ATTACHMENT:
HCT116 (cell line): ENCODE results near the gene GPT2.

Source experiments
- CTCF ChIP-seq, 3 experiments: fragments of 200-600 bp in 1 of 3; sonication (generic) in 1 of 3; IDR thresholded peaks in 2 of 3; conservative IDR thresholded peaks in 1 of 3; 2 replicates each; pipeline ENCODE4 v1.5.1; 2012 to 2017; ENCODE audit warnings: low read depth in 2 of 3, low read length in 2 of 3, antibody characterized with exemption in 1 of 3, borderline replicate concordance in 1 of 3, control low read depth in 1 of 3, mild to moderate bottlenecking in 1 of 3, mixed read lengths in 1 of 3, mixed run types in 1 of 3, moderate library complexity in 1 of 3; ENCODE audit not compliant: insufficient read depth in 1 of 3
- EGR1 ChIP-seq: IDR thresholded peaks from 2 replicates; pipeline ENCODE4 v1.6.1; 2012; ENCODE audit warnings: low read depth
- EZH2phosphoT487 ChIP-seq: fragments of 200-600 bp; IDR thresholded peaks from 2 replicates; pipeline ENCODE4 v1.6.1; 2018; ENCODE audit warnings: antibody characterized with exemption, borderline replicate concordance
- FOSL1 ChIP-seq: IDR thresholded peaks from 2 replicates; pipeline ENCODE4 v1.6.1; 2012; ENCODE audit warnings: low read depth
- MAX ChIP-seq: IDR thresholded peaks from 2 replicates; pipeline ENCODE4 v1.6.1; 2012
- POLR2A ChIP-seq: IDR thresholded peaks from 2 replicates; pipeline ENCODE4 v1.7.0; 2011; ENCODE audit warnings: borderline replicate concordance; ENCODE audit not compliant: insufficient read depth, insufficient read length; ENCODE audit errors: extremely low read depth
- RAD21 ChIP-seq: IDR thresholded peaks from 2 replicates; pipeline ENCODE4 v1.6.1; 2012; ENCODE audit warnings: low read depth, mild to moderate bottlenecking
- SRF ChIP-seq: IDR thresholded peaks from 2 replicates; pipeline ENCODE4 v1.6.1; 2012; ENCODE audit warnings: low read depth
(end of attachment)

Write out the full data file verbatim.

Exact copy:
HCT116 (cell line): ENCODE results near the gene GPT2.

Source experiments
- CTCF ChIP-seq, 3 experiments: fragments of 200-600 bp in 1 of 3; sonication (generic) in 1 of 3; IDR thresholded peaks in 2 of 3; conservative IDR thresholded peaks in 1 of 3; 2 replicates each; pipeline ENCODE4 v1.5.1; 2012 to 2017; ENCODE audit warnings: low read depth in 2 of 3, low read length in 2 of 3, antibody characterized with exemption in 1 of 3, borderline replicate concordance in 1 of 3, control low read depth in 1 of 3, mild to moderate bottlenecking in 1 of 3, mixed read lengths in 1 of 3, mixed run types in 1 of 3, moderate library complexity in 1 of 3; ENCODE audit not compliant: insufficient read depth in 1 of 3
- EGR1 ChIP-seq: IDR thresholded peaks from 2 replicates; pipeline ENCODE4 v1.6.1; 2012; ENCODE audit warnings: low read depth
- EZH2phosphoT487 ChIP-seq: fragments of 200-600 bp; IDR thresholded peaks from 2 replicates; pipeline ENCODE4 v1.6.1; 2018; ENCODE audit warnings: antibody characterized with exemption, borderline replicate concordance
- FOSL1 ChIP-seq: IDR thresholded peaks from 2 replicates; pipeline ENCODE4 v1.6.1; 2012; ENCODE audit warnings: low read depth
- MAX ChIP-seq: IDR thresholded peaks from 2 replicates; pipeline ENCODE4 v1.6.1; 2012
- POLR2A ChIP-seq: IDR thresholded peaks from 2 replicates; pipeline ENCODE4 v1.7.0; 2011; ENCODE audit warnings: borderline replicate concordance; ENCODE audit not compliant: insufficient read depth, insufficient read length; ENCODE audit errors: extremely low read depth
- RAD21 ChIP-seq: IDR thresholded peaks from 2 replicates; pipeline ENCODE4 v1.6.1; 2012; ENCODE audit warnings: low read depth, mild to moderate bottlenecking
- SRF ChIP-seq: IDR thresholded peaks from 2 replicates; pipeline ENCODE4 v1.6.1; 2012; ENCODE audit warnings: low read depth